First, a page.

Ever since moving to Chicago I’ve been fascinated by stories of how good friends met. It was on my mind long before the ideas for this search and blog were hatched. Probably because the moment I realized how hard meeting friends is, I wanted to be inspired by others. Or more accurately, I wanted to steal their tactics.
Some friends met at work, some bonded when they became across-the-hall neighbors, others connected at bachelerotte parties for mutual friends. I’ve heard everything from “we were set up” to “we bumped into each other at a grocery store.” The stories are as varied as the people who tell them, but they all used to make me jealous. That could have been me.
Last night I made two girls in my book club tell me the entire story of how they met. I didn’t want to hear their usual “we have a mutual friend” info. I wanted the nitty gritty rundown of the friend of a friend of a friend who brought them together.
One of the interesting things about these stories is they always involve a Connector. As Malcolm Gladwell explains in his fascinating book The Tipping Point, a Connector is one of those people who seems to know everyone and is often responsible for two other people getting together (for friendship or otherwise.)
You’d think that a Connector should be the really friendly type, the person who prides herself on being BFFs with everyone she’s ever met. But I’ve found that a connector isn’t necessarily the life of the party. She can be the quiet one, as long as she’s interested in the people she meets. She collects new acquaintances like your son collects baseball cards.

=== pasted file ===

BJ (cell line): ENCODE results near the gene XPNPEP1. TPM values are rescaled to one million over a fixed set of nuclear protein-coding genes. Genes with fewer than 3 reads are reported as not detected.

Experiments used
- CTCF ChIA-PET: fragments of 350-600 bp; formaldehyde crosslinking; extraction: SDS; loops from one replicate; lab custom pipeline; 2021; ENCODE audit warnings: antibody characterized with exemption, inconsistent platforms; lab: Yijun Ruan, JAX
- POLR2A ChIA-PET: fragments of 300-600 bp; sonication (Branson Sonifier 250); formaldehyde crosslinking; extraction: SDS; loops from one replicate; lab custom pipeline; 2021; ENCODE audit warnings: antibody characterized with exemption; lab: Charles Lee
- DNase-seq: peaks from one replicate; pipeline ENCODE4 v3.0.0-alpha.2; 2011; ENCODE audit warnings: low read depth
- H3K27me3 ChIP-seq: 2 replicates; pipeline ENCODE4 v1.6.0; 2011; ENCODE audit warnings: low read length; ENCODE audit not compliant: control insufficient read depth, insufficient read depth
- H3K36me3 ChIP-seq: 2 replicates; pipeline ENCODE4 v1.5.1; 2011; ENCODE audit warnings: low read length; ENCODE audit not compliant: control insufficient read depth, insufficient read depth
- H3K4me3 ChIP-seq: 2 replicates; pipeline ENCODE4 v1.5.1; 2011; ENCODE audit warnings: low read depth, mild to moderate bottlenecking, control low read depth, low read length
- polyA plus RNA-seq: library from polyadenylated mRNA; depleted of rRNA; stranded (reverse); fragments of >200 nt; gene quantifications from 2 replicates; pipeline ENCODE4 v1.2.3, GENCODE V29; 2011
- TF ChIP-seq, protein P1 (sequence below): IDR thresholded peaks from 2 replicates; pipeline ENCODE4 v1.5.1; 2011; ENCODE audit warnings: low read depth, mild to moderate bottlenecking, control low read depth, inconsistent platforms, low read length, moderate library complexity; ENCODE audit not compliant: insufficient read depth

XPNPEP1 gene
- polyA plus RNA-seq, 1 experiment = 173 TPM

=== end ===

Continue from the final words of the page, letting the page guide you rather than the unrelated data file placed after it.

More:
As my fellow book clubber was telling me the story of how she met one of her BFFs, I watched her suddenly realize that a certain old friend was almost always responsible for the new friends she made.
“It’s so weird,” she says. “’Cause she’s not especially social.”
When I first read The Tipping Point I was definitely not a connector. I knew some people, but not enough to qualify me as a girl who brings people together. These days, after a year spent meeting all the potential friends I could, my Connector rating has gone up significantly.
And this isn’t all just in my head. Gladwell has a really fun exercise that allows you to assess whether or not you are a connector.
So? Are you usually the connector or the connectee?